• During substantially all of the time the QOF or QOZ business held the property, substantially all of the use of the property was in a QOZ.

Your opportunity funds must make “substantial improvements” to the properties in which they invest. The IRS defines substantial improvements as investments in the property that are equal to the original value paid by the fund. These improvements must be made within 30 months.

Details about How to Defer Your Eligible Gains

You can also take capital gains from other property and make it tax deferred under the QOZ program.

Gains that may be tax deferred include both capital gains and qualified 1231 gains, but only gains that would be recognized for federal income tax purposes before January 1, 2027, and that are not from a transaction with a related person.

For you to get the tax deferral, the amount of the eligible gain must be reinvested in a QOF in exchange for an equity interest in the QOF.

Also, you can transfer property other than cash to a QOF, such as other property or assets you own. The amount of gain that can be tax deferred is limited to the cost basis of the contributed property, even if a greater value of property is transferred.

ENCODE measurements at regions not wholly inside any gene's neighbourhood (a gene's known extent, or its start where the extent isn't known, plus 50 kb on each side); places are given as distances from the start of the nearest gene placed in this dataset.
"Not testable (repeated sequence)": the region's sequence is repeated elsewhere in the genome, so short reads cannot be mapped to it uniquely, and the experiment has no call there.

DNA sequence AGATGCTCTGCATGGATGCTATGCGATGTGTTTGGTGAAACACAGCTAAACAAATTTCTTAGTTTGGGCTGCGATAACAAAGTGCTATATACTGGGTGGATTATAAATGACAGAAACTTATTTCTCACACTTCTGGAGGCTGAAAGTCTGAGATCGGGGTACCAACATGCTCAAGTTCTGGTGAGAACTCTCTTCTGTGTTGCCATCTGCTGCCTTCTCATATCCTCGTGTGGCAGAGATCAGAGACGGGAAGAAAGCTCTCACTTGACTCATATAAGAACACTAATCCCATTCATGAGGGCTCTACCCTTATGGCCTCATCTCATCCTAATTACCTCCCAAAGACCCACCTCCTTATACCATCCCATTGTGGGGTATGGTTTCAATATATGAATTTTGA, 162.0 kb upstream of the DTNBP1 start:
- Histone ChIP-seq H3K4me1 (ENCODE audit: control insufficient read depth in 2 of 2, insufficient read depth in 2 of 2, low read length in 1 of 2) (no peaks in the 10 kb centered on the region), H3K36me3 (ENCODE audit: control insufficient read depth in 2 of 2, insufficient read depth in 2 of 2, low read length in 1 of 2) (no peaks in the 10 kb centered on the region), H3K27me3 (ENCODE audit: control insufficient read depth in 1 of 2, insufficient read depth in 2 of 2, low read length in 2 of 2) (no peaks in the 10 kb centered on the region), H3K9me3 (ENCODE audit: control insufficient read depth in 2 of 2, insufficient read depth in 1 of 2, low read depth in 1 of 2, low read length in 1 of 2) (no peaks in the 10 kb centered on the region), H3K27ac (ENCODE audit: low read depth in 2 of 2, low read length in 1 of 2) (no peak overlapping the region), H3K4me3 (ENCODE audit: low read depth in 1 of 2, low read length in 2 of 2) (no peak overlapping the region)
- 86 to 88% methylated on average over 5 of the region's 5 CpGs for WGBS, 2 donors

Finally, if you have investments in either a Regulated Investment Company (RIC) or a Real Estate Investment Trust (REIT) you can also defer capital gain dividends on these assets by reinvesting in a QOF.

Summary: The IRS allows you to defer paying tax on capital gains from the sale of property in qualified opportunity zones as long as the gains are invested in a qualified opportunity fund. The fund must invest 90% of its assets in businesses or property used in one of these designated low-income communities.

Depending on the holding period, eligible capital gains from investments in a qualified opportunity fund can avoid tax on up to 15% of the original gain and defer tax on the remaining original gain until the sale of the fund or the end of 2026.

Many tax questions come into play when considering the benefits of investing in opportunity zones. At TSP Family Office, we can walk you through the process of evaluating this potentially lucrative tax savings benefit. Just give us a call and happy to share all the details with you personally.